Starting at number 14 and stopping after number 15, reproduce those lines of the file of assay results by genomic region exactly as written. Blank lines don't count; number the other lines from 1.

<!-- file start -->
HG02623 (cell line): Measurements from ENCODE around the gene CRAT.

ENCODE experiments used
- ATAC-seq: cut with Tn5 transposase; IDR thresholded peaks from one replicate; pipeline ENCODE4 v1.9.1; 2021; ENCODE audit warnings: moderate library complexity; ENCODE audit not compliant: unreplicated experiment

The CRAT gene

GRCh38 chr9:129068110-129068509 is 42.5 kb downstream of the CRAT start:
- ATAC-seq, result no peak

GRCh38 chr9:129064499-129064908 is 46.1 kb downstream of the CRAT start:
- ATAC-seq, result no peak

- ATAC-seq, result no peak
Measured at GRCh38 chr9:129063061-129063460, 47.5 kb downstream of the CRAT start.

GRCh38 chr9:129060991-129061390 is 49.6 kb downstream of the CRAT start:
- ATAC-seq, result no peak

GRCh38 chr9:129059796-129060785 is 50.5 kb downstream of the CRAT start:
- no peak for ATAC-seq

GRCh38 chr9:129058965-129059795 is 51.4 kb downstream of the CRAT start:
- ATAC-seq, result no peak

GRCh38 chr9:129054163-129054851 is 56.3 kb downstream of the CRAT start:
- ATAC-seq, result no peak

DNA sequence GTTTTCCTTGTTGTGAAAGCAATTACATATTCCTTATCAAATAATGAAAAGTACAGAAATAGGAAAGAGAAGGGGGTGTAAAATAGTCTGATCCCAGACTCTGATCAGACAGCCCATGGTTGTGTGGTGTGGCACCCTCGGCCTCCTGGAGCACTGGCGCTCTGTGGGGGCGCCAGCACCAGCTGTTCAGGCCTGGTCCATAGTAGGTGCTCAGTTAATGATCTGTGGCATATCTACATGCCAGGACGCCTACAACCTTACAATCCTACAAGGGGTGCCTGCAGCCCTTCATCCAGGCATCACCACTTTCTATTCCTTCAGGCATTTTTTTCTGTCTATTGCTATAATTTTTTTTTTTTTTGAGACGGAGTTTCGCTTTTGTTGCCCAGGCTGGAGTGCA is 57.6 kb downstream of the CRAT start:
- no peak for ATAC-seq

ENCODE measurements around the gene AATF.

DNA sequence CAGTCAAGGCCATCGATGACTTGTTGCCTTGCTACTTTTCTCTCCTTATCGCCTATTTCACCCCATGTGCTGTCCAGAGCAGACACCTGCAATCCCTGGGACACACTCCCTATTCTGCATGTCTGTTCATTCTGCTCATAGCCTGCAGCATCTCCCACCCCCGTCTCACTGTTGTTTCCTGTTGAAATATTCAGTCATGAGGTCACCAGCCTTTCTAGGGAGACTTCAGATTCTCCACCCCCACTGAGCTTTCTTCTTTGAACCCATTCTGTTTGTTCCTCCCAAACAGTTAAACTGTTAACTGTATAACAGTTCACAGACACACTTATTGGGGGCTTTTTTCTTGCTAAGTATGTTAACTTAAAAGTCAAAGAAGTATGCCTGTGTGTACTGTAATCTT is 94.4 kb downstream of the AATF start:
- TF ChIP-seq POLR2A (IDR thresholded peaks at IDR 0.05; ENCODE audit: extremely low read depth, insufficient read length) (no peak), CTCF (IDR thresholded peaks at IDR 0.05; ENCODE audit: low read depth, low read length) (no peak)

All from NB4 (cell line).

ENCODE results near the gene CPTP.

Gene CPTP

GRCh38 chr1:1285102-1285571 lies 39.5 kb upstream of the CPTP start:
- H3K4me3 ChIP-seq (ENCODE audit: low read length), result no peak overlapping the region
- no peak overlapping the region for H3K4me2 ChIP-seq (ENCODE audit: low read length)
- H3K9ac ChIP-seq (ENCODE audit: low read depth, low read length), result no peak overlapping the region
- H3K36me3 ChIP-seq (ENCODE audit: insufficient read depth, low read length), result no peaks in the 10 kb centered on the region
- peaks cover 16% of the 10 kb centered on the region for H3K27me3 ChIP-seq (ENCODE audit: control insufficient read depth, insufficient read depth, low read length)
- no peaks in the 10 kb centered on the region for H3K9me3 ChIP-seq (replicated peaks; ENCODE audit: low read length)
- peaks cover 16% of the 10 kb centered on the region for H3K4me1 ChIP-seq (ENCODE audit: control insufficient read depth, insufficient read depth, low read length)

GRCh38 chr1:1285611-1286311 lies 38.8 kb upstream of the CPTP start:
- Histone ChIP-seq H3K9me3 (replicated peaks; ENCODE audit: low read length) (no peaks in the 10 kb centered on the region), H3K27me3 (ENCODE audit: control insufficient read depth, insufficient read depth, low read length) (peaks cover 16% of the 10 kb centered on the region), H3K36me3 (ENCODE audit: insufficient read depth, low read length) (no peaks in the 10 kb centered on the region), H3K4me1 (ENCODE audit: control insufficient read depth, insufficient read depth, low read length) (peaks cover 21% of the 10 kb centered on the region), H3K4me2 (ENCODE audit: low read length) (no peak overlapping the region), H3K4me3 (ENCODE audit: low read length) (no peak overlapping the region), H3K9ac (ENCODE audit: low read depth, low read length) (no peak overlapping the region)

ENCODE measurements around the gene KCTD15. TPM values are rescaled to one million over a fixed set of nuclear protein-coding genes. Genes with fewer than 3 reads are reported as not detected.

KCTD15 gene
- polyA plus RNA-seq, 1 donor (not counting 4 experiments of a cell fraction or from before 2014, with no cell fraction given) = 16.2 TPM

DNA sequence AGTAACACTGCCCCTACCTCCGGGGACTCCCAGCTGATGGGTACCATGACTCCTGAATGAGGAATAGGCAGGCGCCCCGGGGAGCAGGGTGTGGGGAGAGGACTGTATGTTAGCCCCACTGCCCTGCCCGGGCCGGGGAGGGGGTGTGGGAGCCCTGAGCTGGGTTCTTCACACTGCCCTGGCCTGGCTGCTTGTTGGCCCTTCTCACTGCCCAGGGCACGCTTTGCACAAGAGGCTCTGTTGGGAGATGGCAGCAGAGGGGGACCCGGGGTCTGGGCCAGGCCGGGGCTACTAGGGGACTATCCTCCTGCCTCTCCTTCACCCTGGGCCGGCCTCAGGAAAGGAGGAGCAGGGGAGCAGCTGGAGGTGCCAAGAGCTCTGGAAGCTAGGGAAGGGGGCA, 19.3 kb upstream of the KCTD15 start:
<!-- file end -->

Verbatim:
- no peak for ATAC-seq

GRCh38 chr9:129058965-129059795 is 51.4 kb downstream of the CRAT start: